CHART is based on power required to hover

in-ground-effect plus an additional increment

of power. The limitations are imposed to

preclude the possibility of unsafe nose down

attitude during the take-off flight path. These

limits shall be observed until 55 knots and

at least 50 feet above the ground are obtained,

after which ENGINE POWER LIMITATIONS

FOR FLIGHT may be used.

 

 

Note

This curve shall be used to maintain safe

attitude during take-off flight path

 

 

JD

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L3Driver -----sory 'bout that....I completely missed your question which I assumed was directed at me.

 

The exact details of the crash escape me after all these decades, but this much I know. The Hughes 500 basically got the LOH (LOACH) Contract from the US Army because on that day it crashed during it's military test flight, it did so without injury to anyone onboard even though it was substantially damaged. The Army brass considered that a 'survivability factor' because of it's oval egg-shape....and the rest is history.

 

The Bell 206 lost out to the Hughes 500, but an order was placed by the US Army for a number of them and some of those saw service in Vietnam. Unfortunately, at temps of 30+C and RH's of 75-90%, it didn't perform too well. Full tanks and one 145 lb passenger + a very small amount of luggage made the a/c about 100 lbs overgross. It could maintain flight under those conditions only with the N1 reading a constant 104% and never being able to reach 100 MPH. It basically became a joke and logged lots of time just sitting.

 

The Hughes was 'de-rated' and proved to be a fantastic a/c. Regular loads were the pilot and either a gunner in the back with a floor-mounted .50 cal or seats out and up to SEVEN Vietnamese troops crammed into the back. You read this post of mine now only because on more than one occasion the crew of a LOACH made it possible for me to come home.....God Bless them all. Never flew a Hughes 500, but they take no 'bad-mouthing' within my earshot as a result. That's one 'cab-over-chain-saw' that you don't want to mess with and takes a lot to bring down out of the sky in anger.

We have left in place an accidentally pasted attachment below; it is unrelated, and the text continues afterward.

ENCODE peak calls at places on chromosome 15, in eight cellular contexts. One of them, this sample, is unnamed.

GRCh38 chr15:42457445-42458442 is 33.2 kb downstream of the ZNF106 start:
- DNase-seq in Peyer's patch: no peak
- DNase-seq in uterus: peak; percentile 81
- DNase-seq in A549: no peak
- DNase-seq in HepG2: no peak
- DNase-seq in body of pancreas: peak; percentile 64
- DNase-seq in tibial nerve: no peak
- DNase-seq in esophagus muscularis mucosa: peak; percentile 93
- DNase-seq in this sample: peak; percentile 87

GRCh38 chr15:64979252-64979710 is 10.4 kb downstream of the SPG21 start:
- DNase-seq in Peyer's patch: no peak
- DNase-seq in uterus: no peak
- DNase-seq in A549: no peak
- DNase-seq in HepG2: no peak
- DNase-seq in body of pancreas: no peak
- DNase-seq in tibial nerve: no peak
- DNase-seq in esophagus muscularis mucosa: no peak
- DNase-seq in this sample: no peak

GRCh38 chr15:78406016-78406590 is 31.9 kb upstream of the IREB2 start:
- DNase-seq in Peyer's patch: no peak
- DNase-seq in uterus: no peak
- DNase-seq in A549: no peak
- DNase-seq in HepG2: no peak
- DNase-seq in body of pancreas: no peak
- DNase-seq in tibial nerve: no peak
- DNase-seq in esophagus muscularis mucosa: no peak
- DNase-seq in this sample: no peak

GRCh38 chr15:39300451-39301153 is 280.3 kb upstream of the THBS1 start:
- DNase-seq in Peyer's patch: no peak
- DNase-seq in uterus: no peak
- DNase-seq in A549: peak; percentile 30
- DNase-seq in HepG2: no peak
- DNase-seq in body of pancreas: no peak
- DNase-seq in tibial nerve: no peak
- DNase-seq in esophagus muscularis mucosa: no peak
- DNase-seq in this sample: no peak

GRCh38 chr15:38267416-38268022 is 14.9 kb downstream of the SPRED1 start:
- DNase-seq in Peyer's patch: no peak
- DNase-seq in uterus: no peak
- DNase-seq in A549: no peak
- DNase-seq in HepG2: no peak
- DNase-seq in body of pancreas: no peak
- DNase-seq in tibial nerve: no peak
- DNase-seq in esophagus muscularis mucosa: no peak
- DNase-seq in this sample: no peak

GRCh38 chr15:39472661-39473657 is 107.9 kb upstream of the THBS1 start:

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The exact details of the crash escape me after all these decades, but this much I know. The Hughes 500 basically got the LOH (LOACH) Contract from the US Army because on that day it crashed during it's military test flight, it did so without injury to anyone onboard even though it was substantially damaged. The Army brass considered that a 'survivability factor' because of it's oval egg-shape....and the rest is history.

You have to love the 500 for survivability. I saw a one of our 500's hit telephone lines in West Africa (Viking ship) Hit the cluster going flat out, snagged the wires on the gear legs, snapped back the cyclic, snipped off the tail boom, and shot vertical spinning like a top to about 300' or so. At that point physics took over and he dropped like a brick. Both guys walked away!! Both seats had collapsed, gear legs were driven into the cabin, transmission dropped about a foot, the rest of the tail boom snapped off and there were a few really good wrinkles on the fuselage. And the most amazing thing of all, she stayed upright. Oh yes, she also caught fire a few minutes later. You should see that keel beam burn. Made out of magnesium it seems.